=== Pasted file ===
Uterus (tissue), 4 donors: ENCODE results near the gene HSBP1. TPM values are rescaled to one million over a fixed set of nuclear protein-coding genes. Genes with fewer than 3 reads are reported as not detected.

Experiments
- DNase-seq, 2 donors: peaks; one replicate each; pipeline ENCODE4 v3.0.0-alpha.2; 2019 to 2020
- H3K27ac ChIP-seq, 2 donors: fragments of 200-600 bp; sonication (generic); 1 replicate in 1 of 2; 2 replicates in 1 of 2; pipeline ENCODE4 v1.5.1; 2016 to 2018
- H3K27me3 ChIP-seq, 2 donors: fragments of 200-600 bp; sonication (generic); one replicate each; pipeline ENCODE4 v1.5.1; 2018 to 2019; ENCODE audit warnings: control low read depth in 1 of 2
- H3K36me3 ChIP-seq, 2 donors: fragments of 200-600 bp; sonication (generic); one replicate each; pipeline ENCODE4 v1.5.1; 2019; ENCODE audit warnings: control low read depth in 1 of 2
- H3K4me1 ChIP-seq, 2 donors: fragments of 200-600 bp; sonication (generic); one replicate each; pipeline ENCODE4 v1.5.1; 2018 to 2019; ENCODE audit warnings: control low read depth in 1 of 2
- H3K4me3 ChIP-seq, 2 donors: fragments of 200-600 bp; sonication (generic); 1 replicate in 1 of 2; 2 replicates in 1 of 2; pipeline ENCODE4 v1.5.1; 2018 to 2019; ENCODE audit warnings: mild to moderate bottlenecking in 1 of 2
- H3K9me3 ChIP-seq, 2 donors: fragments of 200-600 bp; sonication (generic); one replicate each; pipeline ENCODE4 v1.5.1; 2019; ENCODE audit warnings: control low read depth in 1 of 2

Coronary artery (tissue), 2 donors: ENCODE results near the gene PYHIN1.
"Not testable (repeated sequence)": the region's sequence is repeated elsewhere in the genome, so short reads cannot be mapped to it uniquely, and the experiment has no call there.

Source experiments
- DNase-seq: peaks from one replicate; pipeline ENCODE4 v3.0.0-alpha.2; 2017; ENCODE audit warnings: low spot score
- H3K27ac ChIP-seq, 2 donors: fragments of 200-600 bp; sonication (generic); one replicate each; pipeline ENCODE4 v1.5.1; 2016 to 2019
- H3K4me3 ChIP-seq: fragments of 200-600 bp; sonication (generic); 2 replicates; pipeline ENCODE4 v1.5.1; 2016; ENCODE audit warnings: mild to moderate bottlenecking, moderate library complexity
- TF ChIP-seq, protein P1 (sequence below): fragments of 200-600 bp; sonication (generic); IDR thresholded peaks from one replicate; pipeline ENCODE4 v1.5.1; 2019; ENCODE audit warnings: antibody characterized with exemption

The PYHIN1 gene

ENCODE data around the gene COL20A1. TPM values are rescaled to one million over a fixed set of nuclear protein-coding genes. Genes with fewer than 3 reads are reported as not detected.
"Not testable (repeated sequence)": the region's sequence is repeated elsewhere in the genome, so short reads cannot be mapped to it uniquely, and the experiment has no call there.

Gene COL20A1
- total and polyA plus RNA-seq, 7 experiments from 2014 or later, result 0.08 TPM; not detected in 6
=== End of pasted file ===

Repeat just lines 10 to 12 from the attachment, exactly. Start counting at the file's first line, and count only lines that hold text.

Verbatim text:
Coronary artery (tissue), 2 donors: ENCODE results near the gene PYHIN1.
"Not testable (repeated sequence)": the region's sequence is repeated elsewhere in the genome, so short reads cannot be mapped to it uniquely, and the experiment has no call there.

Source experiments